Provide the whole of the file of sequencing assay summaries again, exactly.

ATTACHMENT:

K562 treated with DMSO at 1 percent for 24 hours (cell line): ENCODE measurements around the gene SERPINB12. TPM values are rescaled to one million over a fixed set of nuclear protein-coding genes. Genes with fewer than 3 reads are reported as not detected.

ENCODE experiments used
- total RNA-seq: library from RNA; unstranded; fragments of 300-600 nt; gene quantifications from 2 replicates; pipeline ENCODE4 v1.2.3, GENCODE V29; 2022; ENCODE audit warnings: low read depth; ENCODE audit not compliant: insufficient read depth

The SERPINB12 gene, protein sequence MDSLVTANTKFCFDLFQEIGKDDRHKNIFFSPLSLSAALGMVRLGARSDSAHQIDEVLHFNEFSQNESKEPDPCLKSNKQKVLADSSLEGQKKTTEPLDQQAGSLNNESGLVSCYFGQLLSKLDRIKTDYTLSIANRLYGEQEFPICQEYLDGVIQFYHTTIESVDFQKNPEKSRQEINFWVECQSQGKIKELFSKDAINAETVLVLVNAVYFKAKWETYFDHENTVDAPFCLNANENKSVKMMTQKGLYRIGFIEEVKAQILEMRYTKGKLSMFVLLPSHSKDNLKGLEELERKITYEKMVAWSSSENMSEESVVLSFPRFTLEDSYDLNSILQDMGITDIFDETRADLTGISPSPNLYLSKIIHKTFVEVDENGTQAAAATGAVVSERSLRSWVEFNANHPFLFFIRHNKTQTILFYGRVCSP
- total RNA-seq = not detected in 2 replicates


K562 treated with DMSO at 1 percent for 24 hours (cell line): ENCODE measurements around the gene SERPINB12. TPM values are rescaled to one million over a fixed set of nuclear protein-coding genes. Genes with fewer than 3 reads are reported as not detected.

ENCODE experiments used
- total RNA-seq: library from RNA; unstranded; fragments of 300-600 nt; gene quantifications from 2 replicates; pipeline ENCODE4 v1.2.3, GENCODE V29; 2022; ENCODE audit warnings: low read depth; ENCODE audit not compliant: insufficient read depth

The SERPINB12 gene, protein sequence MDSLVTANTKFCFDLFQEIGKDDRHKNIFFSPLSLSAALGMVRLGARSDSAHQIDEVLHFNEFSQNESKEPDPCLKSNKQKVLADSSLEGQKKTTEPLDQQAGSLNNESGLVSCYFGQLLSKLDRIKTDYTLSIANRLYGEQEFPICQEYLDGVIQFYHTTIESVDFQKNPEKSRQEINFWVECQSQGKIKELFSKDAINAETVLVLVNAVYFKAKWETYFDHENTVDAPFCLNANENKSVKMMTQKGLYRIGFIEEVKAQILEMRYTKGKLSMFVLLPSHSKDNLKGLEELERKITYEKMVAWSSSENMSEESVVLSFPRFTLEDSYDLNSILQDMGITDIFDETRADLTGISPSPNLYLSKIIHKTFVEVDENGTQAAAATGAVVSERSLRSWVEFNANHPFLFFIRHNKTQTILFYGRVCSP
- total RNA-seq = not detected in 2 replicates